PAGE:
Unless you’re going to the San Diego Comic Con that is, in which case you can just stop by Capcom’s booth and take part in their RESIDENT EVIL: THE DARKSIDE CHRONICLES promotion where they’ll be giving a free shirt to anyone who plays a round of the Wii game in co-op. How insufferable.
In case you can’t tell from the picture, the shirt in question is of relatively inconspicuous design until you flip it over your head, at which point you’re instantly turned into a member of the T-virus’ horde (or whatever letter virus that series is up to these days). Yeah, you’d kinda look like a moron doing so, but, hey, I’m just waiting for a flash mob of people wearing the shirt to start dancing to Thriller.
Published and Developed by Capcom, 2009
It has been about four years since the near-masterpiece RESIDENT EVIL 4 hit shelves and changed the series and the entire survival horror genre (for better or worse). Leaps and bounds were made in terms of combat and pacing, replacing most of the puzzles and backtracking with faster paced gameplay and action. RESIDENT EVIL 5 has a lot to accomplish; not only does the game have to be as good, it has to reset the bar of standards in the horror genre. At the very least it succeeds with the former.
In order to properly look at this, I feel I have to look at it from two angles: The relationship to RESIDENT EVIL 4 and then the relationship to the rest of the series. In order to first view RE4 I had to put aside my biased perception of it regarding the lack of the RE universe “feel” and judge the game for what it was. I must now put aside my favoritism of RE5 regarding the return of the “feel” and look at RE5 for what it is. RE4’s visual style and graphics can’t hold a candle to today’s, but after four years they are still easy to look at. In the next four years the same will be said of this new entry. The environment and aesthetics are not only some of the best of the series; RE5 is one of the best games around in terms of creating an aura of immersion.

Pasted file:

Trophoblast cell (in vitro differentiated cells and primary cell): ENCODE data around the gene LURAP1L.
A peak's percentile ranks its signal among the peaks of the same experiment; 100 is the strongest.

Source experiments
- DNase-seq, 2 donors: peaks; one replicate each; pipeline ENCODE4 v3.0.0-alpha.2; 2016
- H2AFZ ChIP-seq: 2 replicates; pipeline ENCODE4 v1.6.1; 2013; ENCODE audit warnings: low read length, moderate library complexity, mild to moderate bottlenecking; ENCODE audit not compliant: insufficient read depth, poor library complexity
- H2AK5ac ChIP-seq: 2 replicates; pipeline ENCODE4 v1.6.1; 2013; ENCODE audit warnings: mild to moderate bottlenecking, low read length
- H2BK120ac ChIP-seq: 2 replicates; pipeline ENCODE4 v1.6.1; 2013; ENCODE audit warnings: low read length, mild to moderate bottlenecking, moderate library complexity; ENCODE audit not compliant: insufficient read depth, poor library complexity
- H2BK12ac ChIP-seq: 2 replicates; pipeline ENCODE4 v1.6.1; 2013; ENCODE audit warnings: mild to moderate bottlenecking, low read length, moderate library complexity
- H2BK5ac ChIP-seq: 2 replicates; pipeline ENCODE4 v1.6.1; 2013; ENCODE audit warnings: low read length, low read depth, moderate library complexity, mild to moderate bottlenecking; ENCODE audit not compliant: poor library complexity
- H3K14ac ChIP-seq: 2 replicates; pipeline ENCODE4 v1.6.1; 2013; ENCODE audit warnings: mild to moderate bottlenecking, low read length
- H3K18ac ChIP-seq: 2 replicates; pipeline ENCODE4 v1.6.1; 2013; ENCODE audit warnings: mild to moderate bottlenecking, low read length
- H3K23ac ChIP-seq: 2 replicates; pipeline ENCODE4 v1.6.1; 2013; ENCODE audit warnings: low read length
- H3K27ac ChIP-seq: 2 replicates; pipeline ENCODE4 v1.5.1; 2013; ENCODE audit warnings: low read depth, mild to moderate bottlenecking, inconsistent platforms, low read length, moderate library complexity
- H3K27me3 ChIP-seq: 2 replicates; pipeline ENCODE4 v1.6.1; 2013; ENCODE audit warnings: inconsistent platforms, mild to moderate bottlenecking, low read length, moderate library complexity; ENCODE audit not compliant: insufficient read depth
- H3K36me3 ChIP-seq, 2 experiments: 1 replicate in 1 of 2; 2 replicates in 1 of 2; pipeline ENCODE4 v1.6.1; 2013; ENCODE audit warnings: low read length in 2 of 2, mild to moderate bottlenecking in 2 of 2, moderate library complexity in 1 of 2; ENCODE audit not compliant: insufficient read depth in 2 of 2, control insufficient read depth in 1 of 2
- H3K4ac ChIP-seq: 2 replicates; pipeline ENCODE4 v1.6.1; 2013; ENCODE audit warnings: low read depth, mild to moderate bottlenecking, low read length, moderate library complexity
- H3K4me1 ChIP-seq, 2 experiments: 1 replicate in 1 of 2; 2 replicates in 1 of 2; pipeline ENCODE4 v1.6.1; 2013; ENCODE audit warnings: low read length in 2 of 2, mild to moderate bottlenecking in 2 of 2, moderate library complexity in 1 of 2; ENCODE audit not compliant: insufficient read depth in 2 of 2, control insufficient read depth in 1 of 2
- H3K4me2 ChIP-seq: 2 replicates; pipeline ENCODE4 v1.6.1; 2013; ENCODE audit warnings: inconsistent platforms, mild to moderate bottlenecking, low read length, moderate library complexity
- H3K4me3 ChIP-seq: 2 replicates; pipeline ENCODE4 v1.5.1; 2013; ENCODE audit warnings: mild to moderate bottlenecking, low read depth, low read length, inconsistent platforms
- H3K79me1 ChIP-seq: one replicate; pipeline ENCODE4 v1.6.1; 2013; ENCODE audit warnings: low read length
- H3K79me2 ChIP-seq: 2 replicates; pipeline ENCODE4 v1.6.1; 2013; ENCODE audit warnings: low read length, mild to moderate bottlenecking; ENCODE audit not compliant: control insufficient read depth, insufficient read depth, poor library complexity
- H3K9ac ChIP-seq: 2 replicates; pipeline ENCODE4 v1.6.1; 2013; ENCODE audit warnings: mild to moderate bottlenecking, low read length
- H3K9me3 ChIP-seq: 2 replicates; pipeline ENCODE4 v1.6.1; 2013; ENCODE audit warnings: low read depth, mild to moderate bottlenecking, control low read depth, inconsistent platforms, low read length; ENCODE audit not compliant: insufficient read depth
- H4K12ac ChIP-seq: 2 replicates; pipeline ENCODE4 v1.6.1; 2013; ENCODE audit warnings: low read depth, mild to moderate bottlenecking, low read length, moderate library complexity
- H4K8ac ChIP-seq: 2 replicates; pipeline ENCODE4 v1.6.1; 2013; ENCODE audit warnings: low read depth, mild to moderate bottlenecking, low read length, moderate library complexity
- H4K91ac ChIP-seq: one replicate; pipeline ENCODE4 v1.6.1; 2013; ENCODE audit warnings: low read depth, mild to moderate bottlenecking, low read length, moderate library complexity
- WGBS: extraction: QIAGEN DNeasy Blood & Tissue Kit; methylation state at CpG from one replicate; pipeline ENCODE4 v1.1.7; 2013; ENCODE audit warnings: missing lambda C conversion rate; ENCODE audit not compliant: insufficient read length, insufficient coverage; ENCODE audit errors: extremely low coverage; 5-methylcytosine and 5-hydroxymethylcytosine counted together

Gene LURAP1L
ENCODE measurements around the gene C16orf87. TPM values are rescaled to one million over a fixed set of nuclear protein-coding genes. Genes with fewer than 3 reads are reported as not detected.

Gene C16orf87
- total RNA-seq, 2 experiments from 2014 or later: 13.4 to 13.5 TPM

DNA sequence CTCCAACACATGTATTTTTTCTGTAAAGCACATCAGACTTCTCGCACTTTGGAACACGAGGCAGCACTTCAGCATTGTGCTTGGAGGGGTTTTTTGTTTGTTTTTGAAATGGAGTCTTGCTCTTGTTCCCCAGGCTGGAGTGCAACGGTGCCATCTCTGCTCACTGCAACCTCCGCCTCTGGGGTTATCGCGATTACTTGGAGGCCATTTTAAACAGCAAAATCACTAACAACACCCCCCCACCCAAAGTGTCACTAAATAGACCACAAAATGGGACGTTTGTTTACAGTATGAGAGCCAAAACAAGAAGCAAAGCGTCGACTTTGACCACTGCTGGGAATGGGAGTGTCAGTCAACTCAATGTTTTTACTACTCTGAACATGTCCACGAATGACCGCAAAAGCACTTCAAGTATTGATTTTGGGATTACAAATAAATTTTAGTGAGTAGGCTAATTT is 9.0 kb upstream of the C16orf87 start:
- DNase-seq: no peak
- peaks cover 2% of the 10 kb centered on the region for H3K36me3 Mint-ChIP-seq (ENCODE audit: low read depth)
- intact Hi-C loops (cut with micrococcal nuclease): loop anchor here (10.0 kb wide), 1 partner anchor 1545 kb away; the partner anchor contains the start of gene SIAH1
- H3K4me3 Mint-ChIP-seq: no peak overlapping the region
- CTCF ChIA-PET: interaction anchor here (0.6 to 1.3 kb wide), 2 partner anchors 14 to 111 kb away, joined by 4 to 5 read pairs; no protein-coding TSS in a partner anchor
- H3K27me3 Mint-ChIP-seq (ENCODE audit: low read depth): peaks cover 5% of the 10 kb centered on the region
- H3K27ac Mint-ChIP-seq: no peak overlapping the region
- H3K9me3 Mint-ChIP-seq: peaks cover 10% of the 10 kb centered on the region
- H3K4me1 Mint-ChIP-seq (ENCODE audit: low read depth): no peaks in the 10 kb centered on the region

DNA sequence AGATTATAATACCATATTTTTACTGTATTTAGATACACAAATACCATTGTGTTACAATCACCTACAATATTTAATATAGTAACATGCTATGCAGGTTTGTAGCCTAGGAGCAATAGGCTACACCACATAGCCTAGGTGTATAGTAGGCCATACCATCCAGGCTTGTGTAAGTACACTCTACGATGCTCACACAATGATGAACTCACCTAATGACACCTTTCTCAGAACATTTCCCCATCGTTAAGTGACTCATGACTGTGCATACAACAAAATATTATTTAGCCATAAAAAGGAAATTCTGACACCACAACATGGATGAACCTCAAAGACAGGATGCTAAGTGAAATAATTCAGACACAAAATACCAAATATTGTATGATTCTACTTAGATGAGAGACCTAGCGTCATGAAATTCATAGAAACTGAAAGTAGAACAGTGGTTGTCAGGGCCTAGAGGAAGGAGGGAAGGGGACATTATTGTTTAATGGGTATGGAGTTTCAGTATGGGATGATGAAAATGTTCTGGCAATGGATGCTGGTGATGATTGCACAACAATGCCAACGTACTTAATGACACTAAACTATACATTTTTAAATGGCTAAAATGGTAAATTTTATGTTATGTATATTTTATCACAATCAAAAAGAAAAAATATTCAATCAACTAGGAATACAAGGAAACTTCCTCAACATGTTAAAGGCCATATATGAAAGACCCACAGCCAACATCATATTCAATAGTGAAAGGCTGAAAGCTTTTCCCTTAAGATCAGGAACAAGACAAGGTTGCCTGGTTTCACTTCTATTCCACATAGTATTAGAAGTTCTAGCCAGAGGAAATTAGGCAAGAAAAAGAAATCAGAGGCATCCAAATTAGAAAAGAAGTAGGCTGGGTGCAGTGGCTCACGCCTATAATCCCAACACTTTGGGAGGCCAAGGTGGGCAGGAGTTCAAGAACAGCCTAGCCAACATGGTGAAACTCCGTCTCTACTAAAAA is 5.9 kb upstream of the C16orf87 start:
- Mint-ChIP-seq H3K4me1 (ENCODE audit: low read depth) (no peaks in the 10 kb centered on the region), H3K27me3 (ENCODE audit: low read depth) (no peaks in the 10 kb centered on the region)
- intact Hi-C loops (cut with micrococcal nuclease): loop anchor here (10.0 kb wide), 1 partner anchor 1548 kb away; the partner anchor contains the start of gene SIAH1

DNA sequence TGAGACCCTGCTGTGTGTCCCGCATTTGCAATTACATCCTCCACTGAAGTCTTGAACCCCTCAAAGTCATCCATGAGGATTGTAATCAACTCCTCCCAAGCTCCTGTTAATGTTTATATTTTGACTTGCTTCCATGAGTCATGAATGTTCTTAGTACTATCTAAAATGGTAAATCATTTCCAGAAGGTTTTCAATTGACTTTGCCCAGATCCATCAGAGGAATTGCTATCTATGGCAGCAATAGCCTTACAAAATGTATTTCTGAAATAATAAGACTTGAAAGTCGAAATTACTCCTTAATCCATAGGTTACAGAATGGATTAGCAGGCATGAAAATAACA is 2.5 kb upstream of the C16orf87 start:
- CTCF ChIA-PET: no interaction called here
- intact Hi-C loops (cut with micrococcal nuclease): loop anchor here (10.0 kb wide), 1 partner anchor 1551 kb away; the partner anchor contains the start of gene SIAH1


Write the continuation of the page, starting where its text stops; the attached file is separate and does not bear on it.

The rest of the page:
That being said, even though the series has certainly deviated from the first four entries (the fourth being Code Veronica), RESIDENT EVIL 5 definitely has the “feel” of a Resident Evil game (my main complaint of RE4). Also, several key plot points from those first four entries are discussed and Capcom has done a moderately good job of continuity linking the entire series up to this point. As I am sure I am one of the few people who cares about the mystique and conspiracy theories of Umbrella and the T-Virus, it was certainly welcome to be playing an actual RESIDENT EVIL game once again.
Published and Developed by Capcom. 2005
I can remember when I first saw the E3 videos for RESIDENT EVIL 4. Leon Kennedy was walking in a mansion when a humanoid apparition appeared before him, chasing him out of the room. While the first videos had their freaky moments, I still sighed. The concept of ghosts just doesn’t scream RESIDENT EVIL to me. My feelings were mirrored when this first was released. The enemies and bosses didn’t have the same feel as previous RE games. Hell, there technically aren’t even zombies in it(!), but I must admit; the game grew on me faster than I thought it would.
The RESIDENT EVIL franchise has always been synonymous with horror in the gaming world. Maybe nothing that has ever delivered pure terror, but horror all the same. This entry sticks with that formula, only with pacing that lends itself more in the direction of action over horror. That’s not to say the game lacks its share of the grotesque. The grunting and murmuring of the end-game Regenerator/Iron Maiden enemies still send chills down my spine whenever I give the game another play through.
You are Leon Kennedy, a protagonist from RESIDENT EVIL 2, sent on a mission to find the President’s daughter who may (or may not) be in a small village. After you break into a house and encounter a local who then immediately turns hostile (who knew?). After that unpleasant exchange you realize that something is afoot.
Developed and produced by Capcom 2006.
I have a confession. If a game has zombies, odds are I am going to like it. If the game gives me the opportunity to shoot said zombies, odds are I am going to love it. Thus I am lucky that Capcom loves killing zombies as much as I do, but much how the coach of a little league team judges his son’s performance harsher than the rest of the players, I feel I must do the same.
DEAD RISING tells the story of photojournalist Frank West. He was contacted to come to a small town where he’ll get the story of a lifetime. As he arrives by helicopter, he sees the townsfolk rioting and performing brutal acts on one another. Dropped off at the Willamette Parkview Mall, where you’ll brilliantly spend the rest of the game, Frank tells the pilot to return in 72 hours.
From here on out, you control Frank. After a few screens you enter the security room. The ‘plot’ is established and now it is up to you control Frank’s destiny. The entire game has a time limit. I believe it is about 1 minute of real time equals 15 minutes of the game. Game play itself is a sandbox world of interactivity. You can do (or not do) anything you want. You could run around the mall and find survivors, you could follow the plot quests, or you could do neither. You could literally stand in the safe zone of the security room until the three days are up, at which point you will receive the worst game ending possible.